bonds) through to very risky (unlikely to repay your money). Its
very important to know what you're investing in, as not all bonds
or fixed interest investments are the same.
In general, bonds are less volatile than other investments, such
as shares. However, losses are possible if interest rates
change or bond issuers default on their obligations to
Most bonds have a credit rating, but ratings agencies
may only make this information available to wholesale clients
and advisers. This can make it difficult for a retail
investor to assess how risky a bond is.
Ask a licensed financial adviser to help you work out
the quality of the bond you are considering
How bonds are valued
The capital value of a bond can rise or fall depending on the
current interest rate and the amount of interest accrued since the
last coupon payment.
For example, if a bond has a face value of $100 but you bought
it 11 months after the last annual interest payment was made, you
would have to pay the seller more than $100 to take into account
the interest accrued.
Interest rates can also affect a bond's value.
Let's say you bought a 10-year bond yesterday with an interest
rate of 5% per year. If market interest rates halved overnight to
2.5% per year, then the income from your bond would be twice as
valuable. This would increase the price of the bond.
If interest rates had doubled to 10%, the income from the bond
would be only half as valuable. This would decrease the price of
Green bonds are just like other bonds issued by governments and
companies, except that the issuer promises to use the funds for
'green' projects. Examples could include projects focused on:
- Renewable energies
- Energy efficiencies
- Environmental benefits
- Climate change
- Lower carbon emissions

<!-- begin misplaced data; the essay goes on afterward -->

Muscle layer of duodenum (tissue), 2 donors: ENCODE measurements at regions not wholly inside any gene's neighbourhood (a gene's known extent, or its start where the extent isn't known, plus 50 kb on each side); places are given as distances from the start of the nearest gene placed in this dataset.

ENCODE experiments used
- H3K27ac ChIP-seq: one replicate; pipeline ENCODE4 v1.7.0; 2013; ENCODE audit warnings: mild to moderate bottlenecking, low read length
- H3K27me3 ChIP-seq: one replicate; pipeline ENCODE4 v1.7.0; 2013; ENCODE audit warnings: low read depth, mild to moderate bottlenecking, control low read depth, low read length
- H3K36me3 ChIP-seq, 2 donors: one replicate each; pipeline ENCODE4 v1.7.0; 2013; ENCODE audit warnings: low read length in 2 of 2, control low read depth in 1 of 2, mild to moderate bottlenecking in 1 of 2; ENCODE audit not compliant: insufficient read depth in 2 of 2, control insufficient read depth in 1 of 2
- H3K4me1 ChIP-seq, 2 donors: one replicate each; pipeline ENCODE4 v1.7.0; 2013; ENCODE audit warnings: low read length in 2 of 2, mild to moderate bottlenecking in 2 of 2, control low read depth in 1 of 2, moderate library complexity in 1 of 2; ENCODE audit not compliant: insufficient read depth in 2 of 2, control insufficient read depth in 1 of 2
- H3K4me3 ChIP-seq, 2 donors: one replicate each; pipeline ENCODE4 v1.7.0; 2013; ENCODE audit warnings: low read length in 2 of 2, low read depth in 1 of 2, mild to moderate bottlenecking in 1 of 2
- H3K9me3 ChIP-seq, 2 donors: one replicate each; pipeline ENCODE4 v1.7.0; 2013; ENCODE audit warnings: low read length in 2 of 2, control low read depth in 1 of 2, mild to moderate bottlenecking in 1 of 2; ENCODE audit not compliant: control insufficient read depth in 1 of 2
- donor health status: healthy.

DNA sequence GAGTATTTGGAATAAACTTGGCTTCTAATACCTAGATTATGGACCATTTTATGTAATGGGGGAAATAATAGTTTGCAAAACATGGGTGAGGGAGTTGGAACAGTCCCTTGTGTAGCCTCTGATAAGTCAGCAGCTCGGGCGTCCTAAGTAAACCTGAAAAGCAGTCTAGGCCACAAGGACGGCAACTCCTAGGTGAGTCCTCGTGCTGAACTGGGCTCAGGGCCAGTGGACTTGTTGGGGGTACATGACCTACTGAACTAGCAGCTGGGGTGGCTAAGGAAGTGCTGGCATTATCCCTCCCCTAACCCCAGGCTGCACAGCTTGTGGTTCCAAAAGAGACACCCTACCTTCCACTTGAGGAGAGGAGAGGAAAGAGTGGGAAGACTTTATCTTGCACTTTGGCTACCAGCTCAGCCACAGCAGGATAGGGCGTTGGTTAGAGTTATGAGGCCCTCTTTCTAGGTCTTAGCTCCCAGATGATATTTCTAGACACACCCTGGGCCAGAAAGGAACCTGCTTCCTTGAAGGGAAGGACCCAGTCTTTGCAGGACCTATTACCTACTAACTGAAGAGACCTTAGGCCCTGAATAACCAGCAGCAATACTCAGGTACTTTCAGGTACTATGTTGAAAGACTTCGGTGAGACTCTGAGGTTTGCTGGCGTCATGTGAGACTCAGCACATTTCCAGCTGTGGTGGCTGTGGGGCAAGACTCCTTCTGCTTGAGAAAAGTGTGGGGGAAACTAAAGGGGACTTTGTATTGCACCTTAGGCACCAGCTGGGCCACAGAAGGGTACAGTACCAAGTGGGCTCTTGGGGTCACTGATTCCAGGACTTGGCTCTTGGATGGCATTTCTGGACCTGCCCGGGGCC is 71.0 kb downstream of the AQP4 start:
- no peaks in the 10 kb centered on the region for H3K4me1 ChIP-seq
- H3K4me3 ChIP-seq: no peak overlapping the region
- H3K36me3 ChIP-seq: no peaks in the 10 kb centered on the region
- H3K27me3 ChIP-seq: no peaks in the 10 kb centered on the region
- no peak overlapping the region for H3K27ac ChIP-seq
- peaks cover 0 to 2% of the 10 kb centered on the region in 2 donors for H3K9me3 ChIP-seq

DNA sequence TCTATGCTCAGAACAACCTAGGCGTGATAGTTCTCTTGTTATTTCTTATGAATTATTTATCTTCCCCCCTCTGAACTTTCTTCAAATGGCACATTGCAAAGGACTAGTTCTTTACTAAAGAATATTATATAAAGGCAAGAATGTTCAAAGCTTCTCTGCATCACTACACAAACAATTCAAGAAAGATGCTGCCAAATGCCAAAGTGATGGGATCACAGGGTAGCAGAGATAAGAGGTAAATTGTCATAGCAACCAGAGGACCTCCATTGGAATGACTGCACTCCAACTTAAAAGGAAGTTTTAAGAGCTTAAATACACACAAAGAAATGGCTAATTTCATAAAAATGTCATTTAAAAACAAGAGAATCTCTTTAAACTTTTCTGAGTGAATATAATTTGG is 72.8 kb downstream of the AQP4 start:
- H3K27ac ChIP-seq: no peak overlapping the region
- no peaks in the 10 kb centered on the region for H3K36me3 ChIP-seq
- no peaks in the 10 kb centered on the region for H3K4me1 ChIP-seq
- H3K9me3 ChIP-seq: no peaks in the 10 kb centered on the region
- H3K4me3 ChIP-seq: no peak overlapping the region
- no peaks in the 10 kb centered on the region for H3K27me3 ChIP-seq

- Social responsibility.
Like ordinary bonds, green bonds can be safe or risky depending
on the bond issuer, so take the same amount of care if you're
considering investing in green bonds.
How to invest in
There are a number of ways you can invest in bonds and fixed
Australian Government bonds
The Commonwealth of Australia issues bonds called Commonwealth
Government Securities (CGS). For more information, see Australian Government
State and territory governments may also issue bonds.
Information can be found on each state and territory's treasury
Most retail investors buy corporate bonds through a public
offer, where a company issues a prospectus and investors apply to
the company directly. You can also buy and sell some corporate
bonds on the ASX.
See corporate bonds and ASIC's guide
to investing in corporate bonds for more information.
Your super fund
Most super funds allow members to choose a mix of defensive
(cash, fixed interest and bonds) and growth (property and shares)
investments. To find out more see super investment options.
An investment professional can invest your money in a range of
bonds through a managed fund or index fund. For more information
see choosing a managed fund.
Hybrid securities and subordinated notes
These investments have higher risks than most types of corporate
bonds. For more information see hybrid securities and
Bonds can provide a regular, dependable source
of income but be aware of their risks, know what you're investing
in and do your research. If you are unsure, ask for professional financial
advice before investing.
Last updated: 10 Jan 2018